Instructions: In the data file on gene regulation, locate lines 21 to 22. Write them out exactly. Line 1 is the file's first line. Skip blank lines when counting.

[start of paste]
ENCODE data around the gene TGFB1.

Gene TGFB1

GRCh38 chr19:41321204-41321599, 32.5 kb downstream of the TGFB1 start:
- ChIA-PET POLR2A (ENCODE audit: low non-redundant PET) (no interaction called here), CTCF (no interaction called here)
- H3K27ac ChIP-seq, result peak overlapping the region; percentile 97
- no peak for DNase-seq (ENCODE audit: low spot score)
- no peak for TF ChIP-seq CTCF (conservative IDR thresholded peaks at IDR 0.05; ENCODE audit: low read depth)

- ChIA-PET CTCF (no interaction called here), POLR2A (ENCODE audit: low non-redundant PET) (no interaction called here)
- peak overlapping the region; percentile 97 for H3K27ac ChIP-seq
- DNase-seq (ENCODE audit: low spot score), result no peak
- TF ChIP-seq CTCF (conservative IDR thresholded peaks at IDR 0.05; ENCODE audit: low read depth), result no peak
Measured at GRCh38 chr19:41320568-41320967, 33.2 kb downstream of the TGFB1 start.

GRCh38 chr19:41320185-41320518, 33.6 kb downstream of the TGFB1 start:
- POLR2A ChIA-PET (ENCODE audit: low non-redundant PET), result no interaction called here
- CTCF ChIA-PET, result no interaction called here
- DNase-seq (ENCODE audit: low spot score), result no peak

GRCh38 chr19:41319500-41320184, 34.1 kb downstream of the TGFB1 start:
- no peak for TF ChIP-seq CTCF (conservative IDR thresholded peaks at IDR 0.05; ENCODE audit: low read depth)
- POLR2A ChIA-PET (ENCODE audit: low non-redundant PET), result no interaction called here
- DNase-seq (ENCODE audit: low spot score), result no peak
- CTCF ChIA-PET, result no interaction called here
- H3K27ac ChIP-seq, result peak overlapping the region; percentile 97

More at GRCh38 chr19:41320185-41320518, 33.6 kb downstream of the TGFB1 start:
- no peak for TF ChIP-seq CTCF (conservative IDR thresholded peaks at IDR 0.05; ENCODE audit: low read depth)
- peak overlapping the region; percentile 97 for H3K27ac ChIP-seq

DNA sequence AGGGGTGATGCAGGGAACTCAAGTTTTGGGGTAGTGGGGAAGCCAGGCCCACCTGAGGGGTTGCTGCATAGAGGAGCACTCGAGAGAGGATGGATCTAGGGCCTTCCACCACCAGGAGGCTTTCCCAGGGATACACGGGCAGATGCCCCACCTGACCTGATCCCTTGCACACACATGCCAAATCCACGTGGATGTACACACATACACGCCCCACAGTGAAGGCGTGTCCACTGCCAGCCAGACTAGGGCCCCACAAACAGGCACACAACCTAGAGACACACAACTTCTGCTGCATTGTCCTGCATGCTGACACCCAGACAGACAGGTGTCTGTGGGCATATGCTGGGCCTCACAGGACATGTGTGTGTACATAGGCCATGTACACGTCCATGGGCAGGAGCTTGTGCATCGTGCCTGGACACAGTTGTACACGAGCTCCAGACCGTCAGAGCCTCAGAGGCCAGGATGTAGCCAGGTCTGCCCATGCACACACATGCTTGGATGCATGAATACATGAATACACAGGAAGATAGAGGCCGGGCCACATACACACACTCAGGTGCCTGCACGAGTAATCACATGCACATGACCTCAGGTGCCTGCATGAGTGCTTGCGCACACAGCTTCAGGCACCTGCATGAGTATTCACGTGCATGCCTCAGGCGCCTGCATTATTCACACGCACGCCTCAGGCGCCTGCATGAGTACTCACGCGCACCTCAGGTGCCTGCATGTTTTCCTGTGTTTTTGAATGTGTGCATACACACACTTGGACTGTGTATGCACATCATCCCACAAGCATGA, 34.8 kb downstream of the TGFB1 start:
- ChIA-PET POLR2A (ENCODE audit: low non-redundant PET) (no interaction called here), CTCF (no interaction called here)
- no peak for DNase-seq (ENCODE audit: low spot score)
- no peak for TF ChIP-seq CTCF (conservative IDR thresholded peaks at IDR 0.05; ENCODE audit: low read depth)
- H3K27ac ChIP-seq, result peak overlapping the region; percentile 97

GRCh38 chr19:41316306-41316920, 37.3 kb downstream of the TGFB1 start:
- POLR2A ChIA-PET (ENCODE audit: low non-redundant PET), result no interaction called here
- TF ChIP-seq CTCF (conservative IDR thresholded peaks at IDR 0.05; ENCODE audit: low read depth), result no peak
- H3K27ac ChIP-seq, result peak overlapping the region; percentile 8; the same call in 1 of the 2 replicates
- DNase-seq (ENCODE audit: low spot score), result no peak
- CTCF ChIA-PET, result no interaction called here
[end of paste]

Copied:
- CTCF ChIA-PET, result no interaction called here
- H3K27ac ChIP-seq, result peak overlapping the region; percentile 97